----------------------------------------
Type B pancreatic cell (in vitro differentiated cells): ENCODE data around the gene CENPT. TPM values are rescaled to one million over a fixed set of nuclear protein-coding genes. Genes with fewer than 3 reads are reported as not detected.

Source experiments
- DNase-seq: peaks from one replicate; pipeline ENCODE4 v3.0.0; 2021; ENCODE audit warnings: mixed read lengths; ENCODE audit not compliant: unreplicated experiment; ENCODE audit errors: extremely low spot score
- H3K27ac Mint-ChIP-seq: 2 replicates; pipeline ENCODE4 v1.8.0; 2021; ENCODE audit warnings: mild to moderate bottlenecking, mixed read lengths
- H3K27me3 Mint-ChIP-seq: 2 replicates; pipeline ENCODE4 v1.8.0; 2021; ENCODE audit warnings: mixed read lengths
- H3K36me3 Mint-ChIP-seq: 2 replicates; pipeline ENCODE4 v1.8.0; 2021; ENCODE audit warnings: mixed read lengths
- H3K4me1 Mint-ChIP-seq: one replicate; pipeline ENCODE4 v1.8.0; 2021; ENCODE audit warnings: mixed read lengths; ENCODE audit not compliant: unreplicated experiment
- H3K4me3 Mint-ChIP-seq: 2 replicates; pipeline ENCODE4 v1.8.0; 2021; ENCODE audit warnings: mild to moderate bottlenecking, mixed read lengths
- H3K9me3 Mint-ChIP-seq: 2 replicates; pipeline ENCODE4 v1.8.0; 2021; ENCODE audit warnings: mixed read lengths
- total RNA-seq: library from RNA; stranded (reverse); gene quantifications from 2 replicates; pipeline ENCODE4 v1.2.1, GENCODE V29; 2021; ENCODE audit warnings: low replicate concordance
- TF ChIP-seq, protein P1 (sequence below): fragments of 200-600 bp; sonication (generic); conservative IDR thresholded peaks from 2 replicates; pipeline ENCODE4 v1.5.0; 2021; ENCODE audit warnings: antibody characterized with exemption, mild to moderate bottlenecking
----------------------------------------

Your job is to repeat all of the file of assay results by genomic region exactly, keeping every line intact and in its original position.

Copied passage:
Type B pancreatic cell (in vitro differentiated cells): ENCODE data around the gene CENPT. TPM values are rescaled to one million over a fixed set of nuclear protein-coding genes. Genes with fewer than 3 reads are reported as not detected.

Source experiments
- DNase-seq: peaks from one replicate; pipeline ENCODE4 v3.0.0; 2021; ENCODE audit warnings: mixed read lengths; ENCODE audit not compliant: unreplicated experiment; ENCODE audit errors: extremely low spot score
- H3K27ac Mint-ChIP-seq: 2 replicates; pipeline ENCODE4 v1.8.0; 2021; ENCODE audit warnings: mild to moderate bottlenecking, mixed read lengths
- H3K27me3 Mint-ChIP-seq: 2 replicates; pipeline ENCODE4 v1.8.0; 2021; ENCODE audit warnings: mixed read lengths
- H3K36me3 Mint-ChIP-seq: 2 replicates; pipeline ENCODE4 v1.8.0; 2021; ENCODE audit warnings: mixed read lengths
- H3K4me1 Mint-ChIP-seq: one replicate; pipeline ENCODE4 v1.8.0; 2021; ENCODE audit warnings: mixed read lengths; ENCODE audit not compliant: unreplicated experiment
- H3K4me3 Mint-ChIP-seq: 2 replicates; pipeline ENCODE4 v1.8.0; 2021; ENCODE audit warnings: mild to moderate bottlenecking, mixed read lengths
- H3K9me3 Mint-ChIP-seq: 2 replicates; pipeline ENCODE4 v1.8.0; 2021; ENCODE audit warnings: mixed read lengths
- total RNA-seq: library from RNA; stranded (reverse); gene quantifications from 2 replicates; pipeline ENCODE4 v1.2.1, GENCODE V29; 2021; ENCODE audit warnings: low replicate concordance
- TF ChIP-seq, protein P1 (sequence below): fragments of 200-600 bp; sonication (generic); conservative IDR thresholded peaks from 2 replicates; pipeline ENCODE4 v1.5.0; 2021; ENCODE audit warnings: antibody characterized with exemption, mild to moderate bottlenecking